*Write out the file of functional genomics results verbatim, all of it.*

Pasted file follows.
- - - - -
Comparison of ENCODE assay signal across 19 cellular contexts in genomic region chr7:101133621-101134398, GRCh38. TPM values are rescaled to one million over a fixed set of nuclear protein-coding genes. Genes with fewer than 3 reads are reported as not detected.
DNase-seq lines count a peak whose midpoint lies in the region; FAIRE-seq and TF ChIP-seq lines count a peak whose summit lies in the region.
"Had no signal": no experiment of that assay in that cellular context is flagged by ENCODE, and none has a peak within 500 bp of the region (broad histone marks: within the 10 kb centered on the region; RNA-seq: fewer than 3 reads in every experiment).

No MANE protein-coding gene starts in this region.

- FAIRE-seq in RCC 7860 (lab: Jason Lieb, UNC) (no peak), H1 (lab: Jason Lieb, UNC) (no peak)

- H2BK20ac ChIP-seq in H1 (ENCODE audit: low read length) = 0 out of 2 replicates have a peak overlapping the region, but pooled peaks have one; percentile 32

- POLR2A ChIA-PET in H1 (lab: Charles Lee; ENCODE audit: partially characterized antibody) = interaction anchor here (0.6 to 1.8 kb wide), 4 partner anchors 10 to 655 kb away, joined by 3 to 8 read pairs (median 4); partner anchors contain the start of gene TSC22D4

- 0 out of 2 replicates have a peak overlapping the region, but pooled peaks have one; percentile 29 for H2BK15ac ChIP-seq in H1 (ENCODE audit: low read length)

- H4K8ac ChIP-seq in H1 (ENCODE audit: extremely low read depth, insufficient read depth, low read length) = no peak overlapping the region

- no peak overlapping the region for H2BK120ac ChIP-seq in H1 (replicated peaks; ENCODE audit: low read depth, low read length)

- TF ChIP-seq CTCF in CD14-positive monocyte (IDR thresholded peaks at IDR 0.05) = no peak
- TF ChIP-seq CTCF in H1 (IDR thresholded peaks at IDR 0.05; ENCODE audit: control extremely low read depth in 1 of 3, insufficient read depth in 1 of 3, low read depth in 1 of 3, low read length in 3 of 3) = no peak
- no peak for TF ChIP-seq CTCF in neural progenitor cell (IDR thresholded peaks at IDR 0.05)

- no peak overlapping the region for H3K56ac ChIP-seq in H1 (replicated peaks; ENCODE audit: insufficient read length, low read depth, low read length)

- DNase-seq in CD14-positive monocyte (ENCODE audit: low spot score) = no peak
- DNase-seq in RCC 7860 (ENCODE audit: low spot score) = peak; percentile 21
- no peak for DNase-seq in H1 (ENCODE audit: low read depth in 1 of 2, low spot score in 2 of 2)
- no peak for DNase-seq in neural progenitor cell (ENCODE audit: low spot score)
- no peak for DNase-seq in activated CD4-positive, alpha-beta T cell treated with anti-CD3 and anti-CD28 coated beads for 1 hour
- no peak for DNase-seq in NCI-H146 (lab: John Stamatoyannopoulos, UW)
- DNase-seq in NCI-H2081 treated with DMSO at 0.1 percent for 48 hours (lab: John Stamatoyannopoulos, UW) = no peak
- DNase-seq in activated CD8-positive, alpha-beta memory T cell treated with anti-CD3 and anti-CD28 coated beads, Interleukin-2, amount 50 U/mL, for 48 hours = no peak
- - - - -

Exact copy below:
Comparison of ENCODE assay signal across 19 cellular contexts in genomic region chr7:101133621-101134398, GRCh38. TPM values are rescaled to one million over a fixed set of nuclear protein-coding genes. Genes with fewer than 3 reads are reported as not detected.
DNase-seq lines count a peak whose midpoint lies in the region; FAIRE-seq and TF ChIP-seq lines count a peak whose summit lies in the region.
"Had no signal": no experiment of that assay in that cellular context is flagged by ENCODE, and none has a peak within 500 bp of the region (broad histone marks: within the 10 kb centered on the region; RNA-seq: fewer than 3 reads in every experiment).

No MANE protein-coding gene starts in this region.

- FAIRE-seq in RCC 7860 (lab: Jason Lieb, UNC) (no peak), H1 (lab: Jason Lieb, UNC) (no peak)

- H2BK20ac ChIP-seq in H1 (ENCODE audit: low read length) = 0 out of 2 replicates have a peak overlapping the region, but pooled peaks have one; percentile 32

- POLR2A ChIA-PET in H1 (lab: Charles Lee; ENCODE audit: partially characterized antibody) = interaction anchor here (0.6 to 1.8 kb wide), 4 partner anchors 10 to 655 kb away, joined by 3 to 8 read pairs (median 4); partner anchors contain the start of gene TSC22D4

- 0 out of 2 replicates have a peak overlapping the region, but pooled peaks have one; percentile 29 for H2BK15ac ChIP-seq in H1 (ENCODE audit: low read length)

- H4K8ac ChIP-seq in H1 (ENCODE audit: extremely low read depth, insufficient read depth, low read length) = no peak overlapping the region

- no peak overlapping the region for H2BK120ac ChIP-seq in H1 (replicated peaks; ENCODE audit: low read depth, low read length)

- TF ChIP-seq CTCF in CD14-positive monocyte (IDR thresholded peaks at IDR 0.05) = no peak
- TF ChIP-seq CTCF in H1 (IDR thresholded peaks at IDR 0.05; ENCODE audit: control extremely low read depth in 1 of 3, insufficient read depth in 1 of 3, low read depth in 1 of 3, low read length in 3 of 3) = no peak
- no peak for TF ChIP-seq CTCF in neural progenitor cell (IDR thresholded peaks at IDR 0.05)

- no peak overlapping the region for H3K56ac ChIP-seq in H1 (replicated peaks; ENCODE audit: insufficient read length, low read depth, low read length)

- DNase-seq in CD14-positive monocyte (ENCODE audit: low spot score) = no peak
- DNase-seq in RCC 7860 (ENCODE audit: low spot score) = peak; percentile 21
- no peak for DNase-seq in H1 (ENCODE audit: low read depth in 1 of 2, low spot score in 2 of 2)
- no peak for DNase-seq in neural progenitor cell (ENCODE audit: low spot score)
- no peak for DNase-seq in activated CD4-positive, alpha-beta T cell treated with anti-CD3 and anti-CD28 coated beads for 1 hour
- no peak for DNase-seq in NCI-H146 (lab: John Stamatoyannopoulos, UW)
- DNase-seq in NCI-H2081 treated with DMSO at 0.1 percent for 48 hours (lab: John Stamatoyannopoulos, UW) = no peak
- DNase-seq in activated CD8-positive, alpha-beta memory T cell treated with anti-CD3 and anti-CD28 coated beads, Interleukin-2, amount 50 U/mL, for 48 hours = no peak